New cinema Here’s a lil’ cinema hack: go and see Magnificent Seven (2016), turn to the person next to you and whisper “of course… this is a remake” loudly so the whole theatre can hear. Everyone will turn to look at you. The cowboy lads onscreen are no match for your insider info. Now hit ’em with this: “It’s a remake… of an American remake of a Japanese film! Hollywood has so few ideas these days, it’s copying itself copying!” You just blew the lid off this whole thing.
New cinema God bless Brian de Palma for making crime dramas just smart enough that you don’t feel like a monster klutz for liking them. Carlito’s Way, Scarface, The Untouchables. In this movie he displays spectacular arrogance, and an arsenal of amazing stories, while being interviewed about The Art Of Filmmaking.
MUBI Philippe Petit, a strange and serious Frenchman, isn’t one for frivolous caterwauling about Mary Berry’s Bake Off exit. He’s one for high-wire walking between the Twin Towers with no safety net or harness. Why did he do it? How did he do it? It’s an incredible feat that you can never know enough about, so watch and absorb.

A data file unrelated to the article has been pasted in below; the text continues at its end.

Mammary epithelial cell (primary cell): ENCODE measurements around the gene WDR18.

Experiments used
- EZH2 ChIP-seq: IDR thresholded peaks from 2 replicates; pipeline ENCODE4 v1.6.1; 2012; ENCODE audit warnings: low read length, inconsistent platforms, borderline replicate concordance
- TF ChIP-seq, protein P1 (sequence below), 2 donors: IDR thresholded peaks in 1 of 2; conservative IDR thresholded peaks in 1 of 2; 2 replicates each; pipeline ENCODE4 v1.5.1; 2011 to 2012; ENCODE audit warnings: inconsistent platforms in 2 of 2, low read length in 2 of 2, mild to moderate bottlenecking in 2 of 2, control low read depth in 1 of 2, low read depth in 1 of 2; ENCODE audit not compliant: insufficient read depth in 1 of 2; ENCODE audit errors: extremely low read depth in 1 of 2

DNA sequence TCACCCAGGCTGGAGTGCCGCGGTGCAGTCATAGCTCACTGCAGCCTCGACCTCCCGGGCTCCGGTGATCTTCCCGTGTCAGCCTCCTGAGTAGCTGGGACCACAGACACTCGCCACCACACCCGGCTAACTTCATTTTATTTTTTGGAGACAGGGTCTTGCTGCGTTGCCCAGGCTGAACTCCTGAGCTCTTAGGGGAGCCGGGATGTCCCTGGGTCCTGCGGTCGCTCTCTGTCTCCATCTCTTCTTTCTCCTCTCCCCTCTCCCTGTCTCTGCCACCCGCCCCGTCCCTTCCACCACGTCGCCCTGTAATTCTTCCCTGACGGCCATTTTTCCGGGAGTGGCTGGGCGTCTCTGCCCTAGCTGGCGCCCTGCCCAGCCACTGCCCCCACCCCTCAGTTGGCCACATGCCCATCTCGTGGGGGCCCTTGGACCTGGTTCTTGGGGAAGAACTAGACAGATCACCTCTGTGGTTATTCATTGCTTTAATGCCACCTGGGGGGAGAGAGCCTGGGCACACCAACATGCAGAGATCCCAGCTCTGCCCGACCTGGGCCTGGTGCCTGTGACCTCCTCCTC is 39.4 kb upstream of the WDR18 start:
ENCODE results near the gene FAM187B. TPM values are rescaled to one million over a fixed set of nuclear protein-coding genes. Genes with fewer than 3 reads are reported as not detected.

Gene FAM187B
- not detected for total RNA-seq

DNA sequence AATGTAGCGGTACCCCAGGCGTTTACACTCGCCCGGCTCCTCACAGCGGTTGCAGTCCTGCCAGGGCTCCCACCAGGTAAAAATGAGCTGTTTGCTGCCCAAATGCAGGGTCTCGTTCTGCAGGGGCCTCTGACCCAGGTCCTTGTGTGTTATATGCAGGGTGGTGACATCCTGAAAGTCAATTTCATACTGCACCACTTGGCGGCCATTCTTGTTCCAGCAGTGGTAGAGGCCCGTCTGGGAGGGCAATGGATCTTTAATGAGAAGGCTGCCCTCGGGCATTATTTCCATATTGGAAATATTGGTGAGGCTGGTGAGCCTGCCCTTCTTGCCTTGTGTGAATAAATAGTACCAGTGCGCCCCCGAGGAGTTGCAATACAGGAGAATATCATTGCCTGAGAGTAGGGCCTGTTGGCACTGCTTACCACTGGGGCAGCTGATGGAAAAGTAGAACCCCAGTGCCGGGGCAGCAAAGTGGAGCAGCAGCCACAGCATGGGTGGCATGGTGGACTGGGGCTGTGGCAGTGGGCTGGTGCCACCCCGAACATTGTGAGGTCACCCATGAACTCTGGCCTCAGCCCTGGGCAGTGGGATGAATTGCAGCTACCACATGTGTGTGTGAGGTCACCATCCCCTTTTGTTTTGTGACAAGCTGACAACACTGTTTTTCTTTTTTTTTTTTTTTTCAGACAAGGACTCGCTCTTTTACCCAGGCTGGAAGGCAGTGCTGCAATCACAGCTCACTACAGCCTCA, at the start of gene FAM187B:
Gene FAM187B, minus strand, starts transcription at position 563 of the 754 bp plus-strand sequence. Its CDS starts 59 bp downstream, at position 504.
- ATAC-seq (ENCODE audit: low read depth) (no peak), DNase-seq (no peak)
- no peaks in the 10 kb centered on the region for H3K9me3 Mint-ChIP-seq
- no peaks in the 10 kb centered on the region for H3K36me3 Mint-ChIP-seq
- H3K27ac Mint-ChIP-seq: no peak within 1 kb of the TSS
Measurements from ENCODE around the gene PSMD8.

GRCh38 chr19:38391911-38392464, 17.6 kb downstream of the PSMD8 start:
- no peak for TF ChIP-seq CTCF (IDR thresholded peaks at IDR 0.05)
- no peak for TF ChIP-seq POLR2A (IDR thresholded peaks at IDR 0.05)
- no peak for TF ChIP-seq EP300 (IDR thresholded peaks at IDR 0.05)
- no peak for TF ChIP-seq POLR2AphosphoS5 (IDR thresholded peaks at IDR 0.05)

New cinema You see a film about the “near future” and know it’s gonna be grim. No one plods through life in the near future; no one just nips out to buy a trowel at Homebase. Sure enough, with grisly echoes of 28 Days Later, here we’ve got a post-apocalpytic hellscene with flesh-eating child zombies.
Empire Live Stand in front of your mirror, look yourself square in the eyes and say: “I hate the extremely likeable documentarian Louis Theroux and don’t want to find out anything about mysterious religion Scientology.” Say it again. Study your eyes. See how they twitch. Again. Say it. Keep saying it. Clench your fists until they bleed. Louder. Like you mean it. You do mean it, don’t you boy? Don’t you? BOY??? Of course you don’t. Now stop crying and be on your way to see your little documentary.
Netflix “Stop calling me a crypto-Nazi or I’ll sock you in your goddamn face.” Won’t hear that in the first US presidential debate on Monday. For shame. It’s only part of the venom flowing through this documentary about the pioneering TV word-fights between liberal Gore Vidal and conservative William F Buckley Jr in 1968.
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